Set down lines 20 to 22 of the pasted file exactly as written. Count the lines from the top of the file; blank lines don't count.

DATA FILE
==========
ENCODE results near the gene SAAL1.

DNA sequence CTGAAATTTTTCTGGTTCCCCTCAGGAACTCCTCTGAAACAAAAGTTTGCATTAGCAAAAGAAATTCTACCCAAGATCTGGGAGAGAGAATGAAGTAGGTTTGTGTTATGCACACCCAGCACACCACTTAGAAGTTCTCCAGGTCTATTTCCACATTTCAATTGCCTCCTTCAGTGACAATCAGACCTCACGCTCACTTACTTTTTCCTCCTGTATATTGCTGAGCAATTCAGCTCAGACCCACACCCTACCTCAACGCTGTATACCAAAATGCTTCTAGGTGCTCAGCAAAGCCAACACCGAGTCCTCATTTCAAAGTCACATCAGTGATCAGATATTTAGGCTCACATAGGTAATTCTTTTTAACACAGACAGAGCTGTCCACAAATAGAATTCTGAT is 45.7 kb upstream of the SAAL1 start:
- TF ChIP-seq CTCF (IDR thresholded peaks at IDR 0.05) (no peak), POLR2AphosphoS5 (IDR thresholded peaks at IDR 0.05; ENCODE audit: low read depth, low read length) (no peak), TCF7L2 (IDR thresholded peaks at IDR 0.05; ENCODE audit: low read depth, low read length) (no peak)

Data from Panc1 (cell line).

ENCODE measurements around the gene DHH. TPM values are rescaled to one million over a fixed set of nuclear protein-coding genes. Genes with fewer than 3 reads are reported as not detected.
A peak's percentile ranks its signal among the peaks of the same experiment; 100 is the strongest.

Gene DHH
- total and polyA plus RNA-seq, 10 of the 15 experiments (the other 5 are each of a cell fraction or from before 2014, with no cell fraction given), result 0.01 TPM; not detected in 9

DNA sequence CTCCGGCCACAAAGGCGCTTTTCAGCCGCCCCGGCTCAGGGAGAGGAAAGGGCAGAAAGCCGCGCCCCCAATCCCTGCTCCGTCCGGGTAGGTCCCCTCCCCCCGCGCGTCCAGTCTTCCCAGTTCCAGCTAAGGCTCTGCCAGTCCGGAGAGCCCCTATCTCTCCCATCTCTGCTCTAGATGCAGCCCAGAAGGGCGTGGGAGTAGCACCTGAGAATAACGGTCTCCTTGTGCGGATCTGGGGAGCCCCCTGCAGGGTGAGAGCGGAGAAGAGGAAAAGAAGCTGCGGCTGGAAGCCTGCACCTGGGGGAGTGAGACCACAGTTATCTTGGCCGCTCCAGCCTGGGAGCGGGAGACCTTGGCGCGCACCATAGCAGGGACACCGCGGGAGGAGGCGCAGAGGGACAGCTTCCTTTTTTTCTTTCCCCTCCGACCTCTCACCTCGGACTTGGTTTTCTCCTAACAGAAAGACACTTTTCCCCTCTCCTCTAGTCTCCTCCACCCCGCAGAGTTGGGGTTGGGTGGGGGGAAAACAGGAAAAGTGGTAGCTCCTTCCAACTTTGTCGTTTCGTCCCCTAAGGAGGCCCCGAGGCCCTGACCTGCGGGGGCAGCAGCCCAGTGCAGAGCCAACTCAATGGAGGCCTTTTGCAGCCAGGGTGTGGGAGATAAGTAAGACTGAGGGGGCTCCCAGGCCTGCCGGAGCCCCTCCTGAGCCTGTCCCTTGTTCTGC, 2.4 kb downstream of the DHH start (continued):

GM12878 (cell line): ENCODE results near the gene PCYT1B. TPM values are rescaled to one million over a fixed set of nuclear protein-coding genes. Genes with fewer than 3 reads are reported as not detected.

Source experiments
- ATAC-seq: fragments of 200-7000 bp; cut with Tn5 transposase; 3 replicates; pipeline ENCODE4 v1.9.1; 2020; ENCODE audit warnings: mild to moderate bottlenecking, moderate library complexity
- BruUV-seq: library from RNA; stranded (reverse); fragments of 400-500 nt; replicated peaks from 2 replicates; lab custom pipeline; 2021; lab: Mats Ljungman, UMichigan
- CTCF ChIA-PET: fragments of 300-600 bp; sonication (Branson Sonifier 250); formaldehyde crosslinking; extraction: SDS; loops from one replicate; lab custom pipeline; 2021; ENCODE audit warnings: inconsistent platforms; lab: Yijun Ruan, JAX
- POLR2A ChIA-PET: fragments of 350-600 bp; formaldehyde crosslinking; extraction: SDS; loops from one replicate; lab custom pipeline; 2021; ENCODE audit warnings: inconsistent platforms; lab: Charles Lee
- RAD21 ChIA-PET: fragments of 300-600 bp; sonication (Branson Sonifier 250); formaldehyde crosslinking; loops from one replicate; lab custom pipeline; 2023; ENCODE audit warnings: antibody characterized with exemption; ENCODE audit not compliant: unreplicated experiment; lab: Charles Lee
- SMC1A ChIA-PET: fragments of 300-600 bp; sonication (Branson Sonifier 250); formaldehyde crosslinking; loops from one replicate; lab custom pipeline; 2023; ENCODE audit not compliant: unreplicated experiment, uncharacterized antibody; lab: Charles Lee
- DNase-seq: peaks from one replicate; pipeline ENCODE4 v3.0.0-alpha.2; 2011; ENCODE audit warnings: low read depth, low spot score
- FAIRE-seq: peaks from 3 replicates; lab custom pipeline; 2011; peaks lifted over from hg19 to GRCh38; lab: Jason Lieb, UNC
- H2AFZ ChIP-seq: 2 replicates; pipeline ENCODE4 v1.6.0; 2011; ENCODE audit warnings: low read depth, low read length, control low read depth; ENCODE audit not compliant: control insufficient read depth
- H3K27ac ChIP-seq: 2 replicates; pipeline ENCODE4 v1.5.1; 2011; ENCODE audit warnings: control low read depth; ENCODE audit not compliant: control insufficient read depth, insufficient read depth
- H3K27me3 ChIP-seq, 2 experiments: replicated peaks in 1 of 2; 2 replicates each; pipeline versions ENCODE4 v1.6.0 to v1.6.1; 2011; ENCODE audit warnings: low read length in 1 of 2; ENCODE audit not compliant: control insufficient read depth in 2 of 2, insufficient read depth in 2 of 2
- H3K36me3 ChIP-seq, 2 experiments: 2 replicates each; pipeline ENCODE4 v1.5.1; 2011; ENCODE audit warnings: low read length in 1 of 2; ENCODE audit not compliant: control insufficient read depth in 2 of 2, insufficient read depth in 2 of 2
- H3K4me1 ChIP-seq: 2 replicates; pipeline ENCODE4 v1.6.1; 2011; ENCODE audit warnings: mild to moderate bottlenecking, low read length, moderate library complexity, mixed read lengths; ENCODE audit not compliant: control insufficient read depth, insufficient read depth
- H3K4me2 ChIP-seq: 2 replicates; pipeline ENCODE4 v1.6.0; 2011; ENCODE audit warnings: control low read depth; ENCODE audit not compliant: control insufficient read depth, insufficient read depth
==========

- H2AFZ ChIP-seq: 2 replicates; pipeline ENCODE4 v1.6.0; 2011; ENCODE audit warnings: low read depth, low read length, control low read depth; ENCODE audit not compliant: control insufficient read depth
- H3K27ac ChIP-seq: 2 replicates; pipeline ENCODE4 v1.5.1; 2011; ENCODE audit warnings: control low read depth; ENCODE audit not compliant: control insufficient read depth, insufficient read depth
- H3K27me3 ChIP-seq, 2 experiments: replicated peaks in 1 of 2; 2 replicates each; pipeline versions ENCODE4 v1.6.0 to v1.6.1; 2011; ENCODE audit warnings: low read length in 1 of 2; ENCODE audit not compliant: control insufficient read depth in 2 of 2, insufficient read depth in 2 of 2